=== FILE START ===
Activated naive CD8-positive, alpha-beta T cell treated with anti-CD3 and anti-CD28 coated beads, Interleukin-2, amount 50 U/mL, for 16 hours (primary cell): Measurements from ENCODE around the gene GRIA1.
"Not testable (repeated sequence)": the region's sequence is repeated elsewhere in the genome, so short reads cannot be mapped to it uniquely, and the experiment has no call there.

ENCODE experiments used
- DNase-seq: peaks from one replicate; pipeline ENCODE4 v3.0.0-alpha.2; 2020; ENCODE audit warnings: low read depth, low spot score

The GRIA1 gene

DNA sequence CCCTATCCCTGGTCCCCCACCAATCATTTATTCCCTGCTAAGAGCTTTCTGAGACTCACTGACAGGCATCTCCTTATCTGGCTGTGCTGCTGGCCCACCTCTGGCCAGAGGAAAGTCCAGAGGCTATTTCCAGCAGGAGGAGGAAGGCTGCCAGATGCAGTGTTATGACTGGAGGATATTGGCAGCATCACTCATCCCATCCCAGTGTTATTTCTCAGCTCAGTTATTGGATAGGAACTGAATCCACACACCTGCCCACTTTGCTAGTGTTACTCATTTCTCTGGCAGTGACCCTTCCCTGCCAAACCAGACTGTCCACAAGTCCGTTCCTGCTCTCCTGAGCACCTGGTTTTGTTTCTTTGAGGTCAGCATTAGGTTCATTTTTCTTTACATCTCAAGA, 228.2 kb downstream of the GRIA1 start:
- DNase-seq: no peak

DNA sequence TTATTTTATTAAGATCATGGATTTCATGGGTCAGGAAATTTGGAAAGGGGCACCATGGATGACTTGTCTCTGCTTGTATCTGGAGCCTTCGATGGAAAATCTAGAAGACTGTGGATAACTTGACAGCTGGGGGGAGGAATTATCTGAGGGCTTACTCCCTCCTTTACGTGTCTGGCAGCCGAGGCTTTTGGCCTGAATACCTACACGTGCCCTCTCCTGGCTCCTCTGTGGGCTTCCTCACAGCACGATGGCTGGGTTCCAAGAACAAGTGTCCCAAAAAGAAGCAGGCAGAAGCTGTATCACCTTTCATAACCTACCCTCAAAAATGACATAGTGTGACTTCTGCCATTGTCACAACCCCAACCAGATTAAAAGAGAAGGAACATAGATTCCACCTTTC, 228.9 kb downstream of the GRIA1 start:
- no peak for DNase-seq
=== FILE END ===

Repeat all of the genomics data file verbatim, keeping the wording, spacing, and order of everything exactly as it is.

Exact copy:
Activated naive CD8-positive, alpha-beta T cell treated with anti-CD3 and anti-CD28 coated beads, Interleukin-2, amount 50 U/mL, for 16 hours (primary cell): Measurements from ENCODE around the gene GRIA1.
"Not testable (repeated sequence)": the region's sequence is repeated elsewhere in the genome, so short reads cannot be mapped to it uniquely, and the experiment has no call there.

ENCODE experiments used
- DNase-seq: peaks from one replicate; pipeline ENCODE4 v3.0.0-alpha.2; 2020; ENCODE audit warnings: low read depth, low spot score

The GRIA1 gene

DNA sequence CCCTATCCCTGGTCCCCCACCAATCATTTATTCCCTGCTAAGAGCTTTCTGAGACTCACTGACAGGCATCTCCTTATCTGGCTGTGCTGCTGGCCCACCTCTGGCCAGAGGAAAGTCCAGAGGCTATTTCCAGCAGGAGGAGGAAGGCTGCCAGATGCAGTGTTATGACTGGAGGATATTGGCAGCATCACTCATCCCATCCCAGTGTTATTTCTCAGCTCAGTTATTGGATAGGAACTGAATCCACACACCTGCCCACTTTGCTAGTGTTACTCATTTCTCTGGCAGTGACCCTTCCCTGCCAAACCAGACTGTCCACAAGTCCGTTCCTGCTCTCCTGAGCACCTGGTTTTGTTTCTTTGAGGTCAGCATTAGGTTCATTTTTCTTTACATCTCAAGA, 228.2 kb downstream of the GRIA1 start:
- DNase-seq: no peak

DNA sequence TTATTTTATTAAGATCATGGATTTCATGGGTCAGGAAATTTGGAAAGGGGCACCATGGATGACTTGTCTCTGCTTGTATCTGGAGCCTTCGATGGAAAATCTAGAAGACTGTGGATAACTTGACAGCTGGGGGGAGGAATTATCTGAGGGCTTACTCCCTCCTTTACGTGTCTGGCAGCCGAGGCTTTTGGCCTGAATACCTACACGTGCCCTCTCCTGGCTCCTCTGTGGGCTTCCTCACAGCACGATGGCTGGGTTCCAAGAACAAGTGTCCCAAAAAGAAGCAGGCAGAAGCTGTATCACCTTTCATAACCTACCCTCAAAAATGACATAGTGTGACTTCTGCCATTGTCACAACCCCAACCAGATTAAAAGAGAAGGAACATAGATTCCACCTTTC, 228.9 kb downstream of the GRIA1 start:
- no peak for DNase-seq